My thoughts at this moment in time: FUUUUUUUUUUUU-you can fill in the rest
I kind of wanted to throw myself down in the road. AND I was utterly disappointed to find that there were no bagpipes at the crest of the hill this year. Having made it to the top, I thought that the worst was over...but the half mile that led to the finish seriously seemed to go on for an eternity. In my remembrance of the course, you basically ran up the hill, turned a corner, and it was downhill to the finish. But alas, in real life, there was about half a mile stretch of flat/slightly uphill road before that glorious downhill turn. I continued cursing the course, running in general, and the now-throbbing blister on my foot (as it turns out, it was a blood blister the size of like, 2 quarters) until I finally hit that downhill. And then...I'm pretty sure I flew past 10 people as I kicked into gear, knowing that I was FINALLY almost there. 1:35:03.
I definitely was happy when I crossed that line. Mostly happy to be done, happy I hadn't completely failed, and sort of in disbelief that I had just PR'd by 3 1/2 minutes. I mean, what? I knew that my half PR was sort of soft, but I couldn't have guessed that it was THAT far below what I was capable of, especially given my less-than-stellar training over the months (and honestly, years) leading up to this race. And of course, I wasn't COMPLETELY happy because I missed breaking 1:35 by 3 seconds. GAH. After the race, I quickly realized how incredibly cold it actually was, so I found my teammates and we headed back to the car to grab our gear. On our way, I ran into Kelly! My first running buddy in Boston, my mentor who got me into marathons - and I haven't seen her in years! I attempted to cool down with Joy, Anna, and Brianna, but after about half a mile of hobble jog/walking, I gave up and went to catch up with Kelly instead. We grabbed seafood chowder and chatting - so nice to see her again after so long!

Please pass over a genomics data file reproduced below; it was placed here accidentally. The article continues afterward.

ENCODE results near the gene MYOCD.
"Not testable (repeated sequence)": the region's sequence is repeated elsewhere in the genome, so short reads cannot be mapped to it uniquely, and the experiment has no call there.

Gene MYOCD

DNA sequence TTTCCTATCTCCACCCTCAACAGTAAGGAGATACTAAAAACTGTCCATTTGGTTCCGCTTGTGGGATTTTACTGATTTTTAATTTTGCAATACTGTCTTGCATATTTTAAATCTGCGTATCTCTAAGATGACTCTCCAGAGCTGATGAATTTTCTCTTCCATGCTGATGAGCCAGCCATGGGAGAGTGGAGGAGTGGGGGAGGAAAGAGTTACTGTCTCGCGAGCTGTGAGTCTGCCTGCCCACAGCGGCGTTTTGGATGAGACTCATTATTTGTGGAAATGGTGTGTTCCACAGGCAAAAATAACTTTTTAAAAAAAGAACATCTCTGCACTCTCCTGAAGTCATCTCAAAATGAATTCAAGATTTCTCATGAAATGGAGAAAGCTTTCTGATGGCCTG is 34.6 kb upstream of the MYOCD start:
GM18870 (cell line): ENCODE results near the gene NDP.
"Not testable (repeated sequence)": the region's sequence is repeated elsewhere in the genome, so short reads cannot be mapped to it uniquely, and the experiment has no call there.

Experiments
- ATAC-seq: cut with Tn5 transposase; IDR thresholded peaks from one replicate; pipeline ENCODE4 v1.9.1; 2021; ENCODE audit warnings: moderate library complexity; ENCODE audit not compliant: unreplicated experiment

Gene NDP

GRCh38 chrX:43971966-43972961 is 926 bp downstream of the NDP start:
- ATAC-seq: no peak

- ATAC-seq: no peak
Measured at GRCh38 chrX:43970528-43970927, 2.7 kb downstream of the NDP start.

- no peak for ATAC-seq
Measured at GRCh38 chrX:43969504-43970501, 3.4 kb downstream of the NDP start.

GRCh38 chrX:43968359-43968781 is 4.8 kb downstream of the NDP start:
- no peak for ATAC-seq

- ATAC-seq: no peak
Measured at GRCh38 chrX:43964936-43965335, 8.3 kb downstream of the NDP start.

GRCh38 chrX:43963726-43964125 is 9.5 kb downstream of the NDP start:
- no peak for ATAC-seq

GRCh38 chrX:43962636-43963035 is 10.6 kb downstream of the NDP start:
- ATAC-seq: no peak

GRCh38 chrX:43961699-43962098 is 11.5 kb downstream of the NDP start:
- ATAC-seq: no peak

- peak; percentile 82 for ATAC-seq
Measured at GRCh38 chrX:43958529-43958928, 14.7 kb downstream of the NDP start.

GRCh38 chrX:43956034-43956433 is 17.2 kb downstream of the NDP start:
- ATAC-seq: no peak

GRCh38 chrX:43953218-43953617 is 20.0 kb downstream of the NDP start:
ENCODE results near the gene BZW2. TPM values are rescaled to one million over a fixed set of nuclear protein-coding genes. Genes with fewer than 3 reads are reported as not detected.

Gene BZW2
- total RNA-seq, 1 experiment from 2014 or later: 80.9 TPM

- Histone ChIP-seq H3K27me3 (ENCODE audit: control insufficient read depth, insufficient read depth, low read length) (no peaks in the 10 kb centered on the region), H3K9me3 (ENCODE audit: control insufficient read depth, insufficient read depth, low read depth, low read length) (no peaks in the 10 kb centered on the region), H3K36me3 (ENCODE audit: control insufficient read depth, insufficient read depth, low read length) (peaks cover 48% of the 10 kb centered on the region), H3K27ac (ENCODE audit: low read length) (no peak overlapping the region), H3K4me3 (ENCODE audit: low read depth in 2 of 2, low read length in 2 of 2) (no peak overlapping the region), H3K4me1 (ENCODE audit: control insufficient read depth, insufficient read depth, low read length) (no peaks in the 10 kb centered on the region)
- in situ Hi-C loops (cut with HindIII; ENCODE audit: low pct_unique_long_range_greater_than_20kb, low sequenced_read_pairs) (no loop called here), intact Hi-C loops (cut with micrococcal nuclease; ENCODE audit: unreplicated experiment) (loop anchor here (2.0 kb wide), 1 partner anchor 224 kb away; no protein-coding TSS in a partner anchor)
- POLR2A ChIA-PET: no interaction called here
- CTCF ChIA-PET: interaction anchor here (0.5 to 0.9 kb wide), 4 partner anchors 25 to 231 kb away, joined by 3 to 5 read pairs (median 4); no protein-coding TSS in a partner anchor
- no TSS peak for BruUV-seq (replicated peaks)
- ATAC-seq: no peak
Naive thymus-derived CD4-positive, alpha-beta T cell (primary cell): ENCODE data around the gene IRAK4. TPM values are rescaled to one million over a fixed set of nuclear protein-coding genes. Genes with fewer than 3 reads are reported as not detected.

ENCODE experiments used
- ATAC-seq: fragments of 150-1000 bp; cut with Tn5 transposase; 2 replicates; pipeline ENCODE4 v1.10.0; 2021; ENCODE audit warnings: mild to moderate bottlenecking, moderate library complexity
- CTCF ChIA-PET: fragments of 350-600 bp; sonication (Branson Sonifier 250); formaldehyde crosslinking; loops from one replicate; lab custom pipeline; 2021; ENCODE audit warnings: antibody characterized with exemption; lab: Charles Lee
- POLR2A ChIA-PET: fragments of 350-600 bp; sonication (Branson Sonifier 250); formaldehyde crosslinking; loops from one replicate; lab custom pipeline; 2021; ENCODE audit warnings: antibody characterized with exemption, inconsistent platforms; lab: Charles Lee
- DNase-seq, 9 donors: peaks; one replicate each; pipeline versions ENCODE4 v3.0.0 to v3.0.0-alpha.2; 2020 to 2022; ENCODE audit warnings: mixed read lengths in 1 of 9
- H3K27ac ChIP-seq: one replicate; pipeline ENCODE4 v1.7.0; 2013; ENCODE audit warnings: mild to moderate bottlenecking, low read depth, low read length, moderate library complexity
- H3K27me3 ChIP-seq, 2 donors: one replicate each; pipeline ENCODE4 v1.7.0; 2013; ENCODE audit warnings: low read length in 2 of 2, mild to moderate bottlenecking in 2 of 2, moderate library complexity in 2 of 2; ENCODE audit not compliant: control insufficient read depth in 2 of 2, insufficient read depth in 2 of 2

After the race we headed to a local bar ("Phlanges?" was what we heard over the phone, actual name of the bar: Sliante)...it was St. Patrick's Day, after all! And so I enjoyed a porter and basked in that PR glow.
Post race celebrations: basically the only reason we run. PS, those are not our medals from the race, but random beads that we were given at the bar.
It was a great day, overall. But the most ridiculous part of the day was yet to come...because as soon as I got back to Boston, I'll give you one guess as to where I was headed. I'll give you a hint: it involved dancing for 2 hours straight. That's right, we had our first full runthrough with the band for Heartbeat! And really, what better way to cap off a half marathon PR than dancing?
New Bedford Half Marathon - 3/17/13
New Bedford, MA